New technologies and cybercrime have contributed to UK fraud breaking the £1 billion barrier for the first time since 2011.
According to professional services company KPMG, cyber-enabled fraud rose by 1266% compared to 2015 figures.
As an example of the kind of criminality that has contributed to the dramatic rise in cybercrime, the company pointed to an attack that saw £113 million stolen for bank customers who, thanks to the sophisticated nature of the attack, were unable to make or receive calls while their accounts were being drained.
The fraudsters made between £1 million and £2 million a week at the scam’s peak and operated like a nine-to-five business using information from corrupt bank insiders.
“Both public and private organisations openly acknowledge that cyber attacks are one of the most prevalent and high-impact risks they face, and yet many operate on the basis ‘it won’t happen to me’,” says Hitesh N Patel, UK Forensic Partner at KPMG.
“Organisations must keep abreast of the cyber threats, both physical and digital, to ensure the protection mechanisms don’t become obsolete given the pace of technology and business change. You can have variety of IT protections in place to defend yourself, but it’s all for nothing if you are tricked into giving away the keys to the electronic vault.”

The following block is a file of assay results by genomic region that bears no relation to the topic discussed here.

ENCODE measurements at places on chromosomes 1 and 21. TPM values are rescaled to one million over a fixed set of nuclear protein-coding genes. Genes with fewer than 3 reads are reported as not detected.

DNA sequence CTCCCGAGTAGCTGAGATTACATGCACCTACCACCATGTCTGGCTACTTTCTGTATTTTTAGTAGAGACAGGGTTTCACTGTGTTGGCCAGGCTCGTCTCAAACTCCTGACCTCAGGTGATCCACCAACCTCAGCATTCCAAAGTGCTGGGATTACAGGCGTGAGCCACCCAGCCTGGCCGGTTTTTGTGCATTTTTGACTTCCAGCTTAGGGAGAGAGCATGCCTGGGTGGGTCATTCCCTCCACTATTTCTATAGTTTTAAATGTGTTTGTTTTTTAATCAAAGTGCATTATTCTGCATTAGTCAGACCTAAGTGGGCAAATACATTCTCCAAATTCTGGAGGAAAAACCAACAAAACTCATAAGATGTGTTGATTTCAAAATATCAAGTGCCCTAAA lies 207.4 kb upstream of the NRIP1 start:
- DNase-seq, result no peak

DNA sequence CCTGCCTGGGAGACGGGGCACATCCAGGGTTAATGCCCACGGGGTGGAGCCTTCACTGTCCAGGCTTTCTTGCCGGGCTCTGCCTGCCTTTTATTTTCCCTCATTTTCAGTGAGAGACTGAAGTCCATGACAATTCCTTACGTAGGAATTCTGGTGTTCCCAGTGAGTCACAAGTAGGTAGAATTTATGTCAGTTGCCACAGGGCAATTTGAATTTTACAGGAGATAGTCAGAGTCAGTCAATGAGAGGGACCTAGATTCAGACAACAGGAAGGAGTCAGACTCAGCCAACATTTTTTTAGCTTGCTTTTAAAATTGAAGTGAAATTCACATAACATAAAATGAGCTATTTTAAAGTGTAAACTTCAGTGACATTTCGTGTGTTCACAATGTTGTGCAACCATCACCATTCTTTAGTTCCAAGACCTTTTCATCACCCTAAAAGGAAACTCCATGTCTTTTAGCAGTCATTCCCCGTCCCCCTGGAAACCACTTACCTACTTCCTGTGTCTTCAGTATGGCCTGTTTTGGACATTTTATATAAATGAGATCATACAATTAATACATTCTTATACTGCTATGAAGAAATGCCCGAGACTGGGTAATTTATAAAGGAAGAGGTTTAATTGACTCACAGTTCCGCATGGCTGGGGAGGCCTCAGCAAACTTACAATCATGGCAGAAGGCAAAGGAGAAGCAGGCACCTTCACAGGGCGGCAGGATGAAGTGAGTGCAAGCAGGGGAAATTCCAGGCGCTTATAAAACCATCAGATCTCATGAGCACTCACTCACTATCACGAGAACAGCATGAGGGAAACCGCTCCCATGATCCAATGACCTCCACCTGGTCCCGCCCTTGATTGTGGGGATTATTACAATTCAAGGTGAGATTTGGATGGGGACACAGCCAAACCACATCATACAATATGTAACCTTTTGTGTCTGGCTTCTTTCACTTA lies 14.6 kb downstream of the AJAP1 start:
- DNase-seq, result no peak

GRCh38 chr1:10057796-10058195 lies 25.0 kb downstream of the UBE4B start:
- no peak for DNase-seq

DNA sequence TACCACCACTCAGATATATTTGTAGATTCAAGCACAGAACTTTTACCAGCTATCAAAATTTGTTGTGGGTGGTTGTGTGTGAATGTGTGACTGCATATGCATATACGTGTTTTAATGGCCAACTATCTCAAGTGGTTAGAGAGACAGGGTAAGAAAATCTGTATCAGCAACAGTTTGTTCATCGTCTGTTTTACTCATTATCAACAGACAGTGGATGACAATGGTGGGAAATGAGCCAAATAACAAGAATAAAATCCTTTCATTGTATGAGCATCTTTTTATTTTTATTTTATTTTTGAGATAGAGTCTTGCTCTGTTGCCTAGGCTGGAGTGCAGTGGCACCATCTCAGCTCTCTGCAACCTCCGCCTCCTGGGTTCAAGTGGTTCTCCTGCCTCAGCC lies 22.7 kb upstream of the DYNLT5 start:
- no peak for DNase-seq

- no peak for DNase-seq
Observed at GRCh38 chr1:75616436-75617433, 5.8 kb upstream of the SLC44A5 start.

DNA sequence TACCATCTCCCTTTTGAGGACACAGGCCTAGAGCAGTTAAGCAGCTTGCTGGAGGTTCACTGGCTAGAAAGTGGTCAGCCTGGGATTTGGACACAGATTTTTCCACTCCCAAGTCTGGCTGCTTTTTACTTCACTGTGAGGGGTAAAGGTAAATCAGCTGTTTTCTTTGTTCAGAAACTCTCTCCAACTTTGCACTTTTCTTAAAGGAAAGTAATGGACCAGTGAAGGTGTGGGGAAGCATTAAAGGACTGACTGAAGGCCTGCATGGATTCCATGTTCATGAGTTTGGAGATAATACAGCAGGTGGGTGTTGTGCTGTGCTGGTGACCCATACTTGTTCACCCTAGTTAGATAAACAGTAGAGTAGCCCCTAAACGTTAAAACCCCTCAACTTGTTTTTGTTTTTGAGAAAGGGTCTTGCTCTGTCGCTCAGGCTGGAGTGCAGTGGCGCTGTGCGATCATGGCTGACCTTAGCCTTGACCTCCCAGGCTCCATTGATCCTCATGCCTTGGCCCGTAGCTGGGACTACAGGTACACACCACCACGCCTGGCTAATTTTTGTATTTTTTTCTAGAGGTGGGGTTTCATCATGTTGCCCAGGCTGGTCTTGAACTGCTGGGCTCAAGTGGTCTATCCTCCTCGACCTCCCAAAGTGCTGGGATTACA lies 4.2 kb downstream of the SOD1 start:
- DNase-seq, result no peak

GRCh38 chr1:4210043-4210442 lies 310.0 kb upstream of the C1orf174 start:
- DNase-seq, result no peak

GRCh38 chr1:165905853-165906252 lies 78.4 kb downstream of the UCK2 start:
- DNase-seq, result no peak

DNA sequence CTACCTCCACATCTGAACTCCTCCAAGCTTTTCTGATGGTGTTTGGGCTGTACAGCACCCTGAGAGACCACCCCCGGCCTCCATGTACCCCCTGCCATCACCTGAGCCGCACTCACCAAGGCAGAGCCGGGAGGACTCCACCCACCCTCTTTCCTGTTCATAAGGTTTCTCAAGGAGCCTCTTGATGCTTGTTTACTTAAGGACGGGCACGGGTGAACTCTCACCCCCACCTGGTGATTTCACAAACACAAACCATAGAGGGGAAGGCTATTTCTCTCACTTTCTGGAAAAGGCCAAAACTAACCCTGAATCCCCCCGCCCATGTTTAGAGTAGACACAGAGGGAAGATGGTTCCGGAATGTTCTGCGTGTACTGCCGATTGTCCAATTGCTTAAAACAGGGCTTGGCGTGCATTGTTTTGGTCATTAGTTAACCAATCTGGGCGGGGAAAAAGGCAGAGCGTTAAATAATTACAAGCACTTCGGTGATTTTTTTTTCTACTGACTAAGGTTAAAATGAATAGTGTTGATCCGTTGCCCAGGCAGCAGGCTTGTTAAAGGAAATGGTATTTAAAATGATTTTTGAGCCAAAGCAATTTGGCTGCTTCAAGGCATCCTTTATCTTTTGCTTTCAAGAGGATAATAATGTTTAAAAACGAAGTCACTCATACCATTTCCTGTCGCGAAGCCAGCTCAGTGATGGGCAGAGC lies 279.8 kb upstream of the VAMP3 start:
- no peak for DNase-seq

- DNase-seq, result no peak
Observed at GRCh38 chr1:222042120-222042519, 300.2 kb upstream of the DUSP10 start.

KPMG’s Fraud Barometer also identified an emerging trend of consumers carrying out tech-enabled theft driven by a hunger to maintain a comfortable lifestyle on a low budget.
The professional services firm highlighted one case where a 51-year-old man was jailed for six years for masterminding a £60m fraud to supply free cable TV using illicit set-top boxes.
With the aid of five accomplices, the man imported boxes from Asia and bypassed their encryption in order to allow people to watch a cable TV service without a legitimate subscription. He promoted the business on internet forums and via his own website.
“Through the rapid rise of technology and online platforms, more people than ever are being targeted by fraudsters who have unrestricted access to a larger pool of victims. However, we are also seeing the internet being used by consumers who are being tempted to obtain goods and services that they have, or perhaps should have, a fair idea are not legitimate,” said Patel.
“Consumers may often turn a blind eye, or consider this a victimless crime, but these cases show individual victims who ended up paying a high price with their wellbeing. In addition, this shadow economy activity, which directly promotes money laundering and tax evasion, often help funds other more serious organised criminal enterprises, including human trafficking, drug smuggling and terrorism.”